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APP DEVELOPERS! -- Guidelines regarding separation of OCAP extension code

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greg80303
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When authoring applications designed to be deployed on a variety of devices supporting different combinations of OCAP extensions (DVR, HomeNetworking, FrontPanel, etc), it is important to structure your app code in a way that will not cause class loading errors. There is no perfect solution to this problem because the Java Virtual Machine specification gives implementers the freedom to perform classloading as aggressively as they wish. However, it seems likely that most embedded VM implementations will try to be as lazy as possible with regard to classloading to avoid the speed and memory implications of loading classes that will never be used.

There is, however, one aspect of classloading that can not be avoided -- class file "verification". Any class that is loaded by the JVM must be verified as described in Section 4.9 of the JVM Specification (http://java.sun.com/docs/books/jvms/second_edition/html/ClassFile.doc.html). One step of the verification process is known as "data-flow analysis". This process checks the byte code for every method defined in the class for things like stack overflow/underflow, valid local variable assignments, and valid JVM instruction codes. For our purposes, we must focus on the "valid local variable assigment" task.

We will use the OCAP DVR extension for the purposes of this discussion. On devices that do not support DVR functionality, the OCAP DVR classfiles will most likely not be present in the classpath and any attempt by an application to classload a DVR class file will result in a NoClassDefFoundError being thrown. The OCAP specification indicates that application shall rely on the presence of the "ocap.api.option.dvr" Java system property to determine whether or not a given OCAP extension is present at runtime. Applications that use a common code base to deploy on both DVR and non-DVR devices should take care to structure the code so as to avoid incidental classloading of DVR classes during the data-flow analysis phase of class file verification. Take a look at this example:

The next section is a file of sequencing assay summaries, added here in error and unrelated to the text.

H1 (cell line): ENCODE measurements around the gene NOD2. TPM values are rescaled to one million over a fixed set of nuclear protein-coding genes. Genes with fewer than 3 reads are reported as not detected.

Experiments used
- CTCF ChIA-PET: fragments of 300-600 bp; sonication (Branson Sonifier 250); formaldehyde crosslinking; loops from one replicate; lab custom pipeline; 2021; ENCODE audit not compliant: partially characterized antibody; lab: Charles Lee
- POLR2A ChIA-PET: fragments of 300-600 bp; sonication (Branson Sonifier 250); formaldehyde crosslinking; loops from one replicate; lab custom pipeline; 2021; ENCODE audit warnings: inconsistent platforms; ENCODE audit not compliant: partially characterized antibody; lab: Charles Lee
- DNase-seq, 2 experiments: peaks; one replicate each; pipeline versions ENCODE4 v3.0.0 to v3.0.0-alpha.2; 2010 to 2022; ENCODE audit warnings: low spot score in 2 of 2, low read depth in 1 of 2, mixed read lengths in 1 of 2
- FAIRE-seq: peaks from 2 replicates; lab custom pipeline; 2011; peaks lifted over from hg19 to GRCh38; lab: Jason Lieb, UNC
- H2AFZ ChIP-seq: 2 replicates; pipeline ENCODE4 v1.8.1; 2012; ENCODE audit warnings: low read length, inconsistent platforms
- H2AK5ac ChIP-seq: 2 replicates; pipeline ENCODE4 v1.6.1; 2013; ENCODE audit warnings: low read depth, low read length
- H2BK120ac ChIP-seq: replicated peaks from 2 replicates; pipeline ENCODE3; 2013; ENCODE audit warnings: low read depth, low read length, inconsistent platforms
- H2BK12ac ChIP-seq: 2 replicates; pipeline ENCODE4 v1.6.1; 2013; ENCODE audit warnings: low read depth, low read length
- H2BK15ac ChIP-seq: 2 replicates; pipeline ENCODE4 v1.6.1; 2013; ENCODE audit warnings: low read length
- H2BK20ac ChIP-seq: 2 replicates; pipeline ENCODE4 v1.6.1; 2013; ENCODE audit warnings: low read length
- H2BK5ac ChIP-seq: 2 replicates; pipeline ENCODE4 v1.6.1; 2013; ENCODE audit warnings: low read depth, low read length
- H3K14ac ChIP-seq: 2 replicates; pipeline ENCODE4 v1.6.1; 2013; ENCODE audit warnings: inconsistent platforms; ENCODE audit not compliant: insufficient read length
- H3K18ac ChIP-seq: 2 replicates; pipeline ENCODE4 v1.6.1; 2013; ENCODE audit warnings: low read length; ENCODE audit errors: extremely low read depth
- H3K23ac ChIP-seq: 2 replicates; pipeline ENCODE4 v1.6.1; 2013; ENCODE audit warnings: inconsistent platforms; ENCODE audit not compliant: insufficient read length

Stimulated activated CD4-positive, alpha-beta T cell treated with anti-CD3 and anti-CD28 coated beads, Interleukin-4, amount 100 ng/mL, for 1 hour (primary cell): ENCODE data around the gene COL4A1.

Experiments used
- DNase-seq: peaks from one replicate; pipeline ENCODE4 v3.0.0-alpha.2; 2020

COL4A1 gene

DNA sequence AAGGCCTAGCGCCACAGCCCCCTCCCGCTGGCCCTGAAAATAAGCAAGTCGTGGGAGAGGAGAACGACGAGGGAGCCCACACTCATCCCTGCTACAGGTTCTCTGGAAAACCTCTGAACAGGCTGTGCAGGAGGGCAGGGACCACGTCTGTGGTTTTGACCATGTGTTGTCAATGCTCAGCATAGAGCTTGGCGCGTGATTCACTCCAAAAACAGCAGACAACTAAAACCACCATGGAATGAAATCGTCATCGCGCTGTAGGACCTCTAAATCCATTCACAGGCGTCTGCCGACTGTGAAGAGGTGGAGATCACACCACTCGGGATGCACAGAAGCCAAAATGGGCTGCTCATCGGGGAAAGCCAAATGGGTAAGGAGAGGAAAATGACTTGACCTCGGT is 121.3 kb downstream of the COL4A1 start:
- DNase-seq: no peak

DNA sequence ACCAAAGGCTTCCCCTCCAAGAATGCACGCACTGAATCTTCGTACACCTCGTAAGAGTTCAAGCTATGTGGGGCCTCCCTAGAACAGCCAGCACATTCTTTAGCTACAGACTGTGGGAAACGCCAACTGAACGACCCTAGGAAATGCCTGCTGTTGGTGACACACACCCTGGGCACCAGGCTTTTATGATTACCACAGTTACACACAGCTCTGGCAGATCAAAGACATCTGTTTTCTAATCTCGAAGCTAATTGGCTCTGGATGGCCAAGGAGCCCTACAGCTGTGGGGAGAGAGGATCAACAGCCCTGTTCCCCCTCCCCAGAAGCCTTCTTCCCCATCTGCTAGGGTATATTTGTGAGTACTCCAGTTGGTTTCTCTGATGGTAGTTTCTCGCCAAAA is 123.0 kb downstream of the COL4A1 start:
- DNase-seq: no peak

interface A
{
    public void foo();
}
class B implements A
{
    public void foo() {}
}
class C implements A, org.ocap.shared.dvr.RecordedService
{
    public void foo() {}
    // RecordedService method implementations here...
}
class MyApp
{
    private A m_a;
    public void test()
    {
        A a = new B();      // B is classloaded during verification
                            // of MyApp because types on each side
                            // of the assignment are different, but B
                            // itself is not verified until this code
                            // is actually executed
        if (isDVRAvailable)
        {
            A dvr_a = new C();  // C is classloaded during verification
                                // of MyApp because types on each side of
                                // the assignment are different.  Fails to
                                // load RecordedService DVR class
        }
        B b = new B()       // B would not be classloaded during
                            // verification of MyApp because types
                            // on each side of the assignment are the same
        if (isDVRAvailable)
        {
            m_a = new C();      // C would not be classloaded during verification
                                // of MyApp because only local variable
                                // assignments are checked
        }
    }
}

All of the verification indicated above takes place during classloading of class MyApp which is a class that is used for both DVR and non-DVR devices. As you can see, depending on your use of assignments to local variables, you can accidentally trigger a classload of a DVR class even though the code will never actually get executed.

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greg80303
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Joined: 2008-07-03
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bump

greg80303
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I have also added this information to our public Wiki here:
https://community.cablelabs.com/wiki/display/OCORI/Separating+extension+...

suntec
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Joined: 2010-10-13
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It's good to know for me because I have been experiencing the NoClassDefFoundError for LightweightTriggerHandler class since the early version of Buckeye because I build the RI stack using the separate build (ie. build.ocap.DVR_ENABLED=false, build.ocap.HN_ENABLED=true).